IT’S a bird Dúlra never thought he'd see. Ever. A magical bird so specialised it seems fictional. One that appears to have jumped the immutable divide created millions of years ago that separates animals, birds and insects.
Because this wonder of the world feeds on nectar, just like a bee.
Hummingbirds – dordéan in Irish – only live in North and South America. They are absent from everywhere else on earth, even hotspots in Africa and Asia that seem perfect for them.
There are an incredible 366 species in the Americas – almost as many bird species that have been recorded in Ireland. One of them is the smallest bird in the world – the bee hummingbird – while another has one of the longest migrations in the world, travelling twice a year from Mexico to Alaska (yes freezing Alaska, where it breeds).
Dúlra never really considered the possibility of ever seeing one. Even when he was in Cuba last week, he never gave it a second thought. There’s so much to do and see in the Caribbean island that birds were way down the list.
There were plenty of majestic birds of prey overhead – some were definitely giant eagles – and at one stage we drove past a roadkill which was being feasted on by a half-dozen vultures, their scary-looking bald red heads straight out of a classic Western.
They say the early bird catches the worm, and so it appeared in Cuba. The group’s early riser Jake was sitting in the porch of our ‘casa particular’ – a home where tourists stay with families just like students in the Gaeltacht – watching the sun rise over Varadero when a hummingbird landed just feet away. Well, landed is an exaggeration – it hovered in front of the big orange flowers in the garden and drank the nectar through its long bill.
Next morning Dúlra was up with the lark, as they say in Ireland, to sit on the porch. And he discovered he already had company – not Jake who was enjoying his morning swim across the way in the warm Atlantic on what is officially the world’s second best beach – but Andersonstown News photographer Thomas. It appeared that a hummingbird was on his bucket list too.
And so we sat in quiet conversation on the porch deckchairs as behind us breakfast was being prepared by the host family on the beautiful peninsula. It might have looked like two guys just chewing the fat, but, like two sharpshooters at the OK Corral, Dúlra’s eyes were scanning the many garden flowers while Thomas’s fingers were poised over the shutter button.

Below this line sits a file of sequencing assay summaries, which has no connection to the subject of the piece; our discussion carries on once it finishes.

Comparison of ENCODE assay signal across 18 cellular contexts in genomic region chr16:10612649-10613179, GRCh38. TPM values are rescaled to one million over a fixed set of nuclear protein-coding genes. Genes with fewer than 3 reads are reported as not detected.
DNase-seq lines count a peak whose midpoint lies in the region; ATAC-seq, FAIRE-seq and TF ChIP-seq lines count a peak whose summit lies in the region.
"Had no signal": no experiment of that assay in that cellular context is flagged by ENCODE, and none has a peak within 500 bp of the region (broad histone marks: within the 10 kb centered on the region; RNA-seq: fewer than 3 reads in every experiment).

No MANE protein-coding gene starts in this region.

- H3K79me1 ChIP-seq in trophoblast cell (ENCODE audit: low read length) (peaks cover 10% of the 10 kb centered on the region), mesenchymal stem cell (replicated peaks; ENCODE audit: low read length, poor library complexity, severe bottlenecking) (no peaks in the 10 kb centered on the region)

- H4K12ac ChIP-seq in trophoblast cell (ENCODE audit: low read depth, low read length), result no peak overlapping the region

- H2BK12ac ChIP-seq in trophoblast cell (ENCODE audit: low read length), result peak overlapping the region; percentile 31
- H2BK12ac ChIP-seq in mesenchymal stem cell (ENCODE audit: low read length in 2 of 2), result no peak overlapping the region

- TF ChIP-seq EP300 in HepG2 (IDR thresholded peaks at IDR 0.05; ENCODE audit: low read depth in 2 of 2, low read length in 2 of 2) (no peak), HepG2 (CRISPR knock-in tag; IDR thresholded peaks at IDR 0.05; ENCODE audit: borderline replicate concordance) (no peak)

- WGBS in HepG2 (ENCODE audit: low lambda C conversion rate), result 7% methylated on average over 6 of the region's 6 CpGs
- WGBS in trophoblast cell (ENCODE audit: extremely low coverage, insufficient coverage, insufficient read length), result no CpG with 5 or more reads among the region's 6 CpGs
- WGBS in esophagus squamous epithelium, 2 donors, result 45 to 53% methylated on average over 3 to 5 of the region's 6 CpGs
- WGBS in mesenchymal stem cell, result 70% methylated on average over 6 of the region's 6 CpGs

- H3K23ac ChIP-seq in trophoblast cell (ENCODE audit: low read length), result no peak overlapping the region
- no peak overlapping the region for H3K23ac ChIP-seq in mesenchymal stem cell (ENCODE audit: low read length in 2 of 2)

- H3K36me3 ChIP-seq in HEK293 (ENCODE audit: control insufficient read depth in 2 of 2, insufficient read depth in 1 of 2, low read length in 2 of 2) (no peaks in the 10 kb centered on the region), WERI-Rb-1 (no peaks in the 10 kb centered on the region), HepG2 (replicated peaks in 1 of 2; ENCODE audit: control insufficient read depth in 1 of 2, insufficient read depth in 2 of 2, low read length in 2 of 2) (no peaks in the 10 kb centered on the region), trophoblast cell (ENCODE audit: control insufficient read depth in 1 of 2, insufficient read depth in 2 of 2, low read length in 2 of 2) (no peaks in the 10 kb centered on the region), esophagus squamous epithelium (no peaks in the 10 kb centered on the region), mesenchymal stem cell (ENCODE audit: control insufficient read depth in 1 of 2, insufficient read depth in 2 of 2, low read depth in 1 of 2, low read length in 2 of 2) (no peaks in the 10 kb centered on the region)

It wasn’t to be. Soon breakfast was served, the sun was high in the sky and the busy day had begun. We met again on the deckchairs next morning – our penultimate day on the island – more in hope than expectation. Sparrows were our only avian company. But again it wasn’t to be.
We were all up early on our final day in Varadero, bags packed and waiting for the taxi back to Havana. There was time for a swim in the ocean across the road before sunrise, which was an unforgettable experience. There was barely a wave worth mentioning as far as the eye could see. And not a sinner in the dark water. It’s safe here – you can be a couple of hundred yards out into the ocean and still find sand beneath your feet to stand on. Dúlra just floated in the water and watched the world wake.
When the sun slowly rose, it set the water alight like a massive sparkling diamond. The views changed literally by the second – so much so it was almost too much for your eyes and your brain to take in. It was as close to sensory overload as you could get.
Back at the casa, a new day was dawning. It was still an hour before breakfast and so Dúlra and Thomas had one last shot at the hummingbird. Then, suddenly, it appeared. Not at a flower, but actually sitting on the telephone line that ran between the homes. There was no mistaking it – it was much smaller than a sparrow, narrow in silhouette with a long, thin, curved beak.
Cuba has two native hummingbirds, including the bee hummingbird which is only found here and is the world’s smallest bird. It’s on many a birdwatcher’s bucket list and it must appear more like an insect than a bird, considering it’s smaller than our own tiny goldcrest. The bird on the line was bigger – it had to be the Cuban emerald, which sounds fittingly Irish! Locals call it zunzún, like we’d call it zoom-zoom.
It probably had its eyes on the garden flowers, but there was just too much human activity this morning. Instead, it darted on to a flowering tree just outside the casa’s walls. It was hard to spot the tiny bird in the thick foliage, and finally it darted out then rose high into the sky before dropping back down in the distance.
It was a fleeting visit but we had seen a dordéan, even if we hadn’t got the sought-after picture.
Hummingbirds have it all. They’re named from the sound made by their beating wings, up to 80 beats a second. They're the only bird able to fly backwards and upside down. And they have the widest diversity of plumage colour among all birds.
As for the bee hummingbird, well... Dúlra’s got a good excuse to return to wonderful Cuba some day.
• If you’ve seen or photographed anything interesting, or have any nature questions, you can text Dúlra on 07801 414804.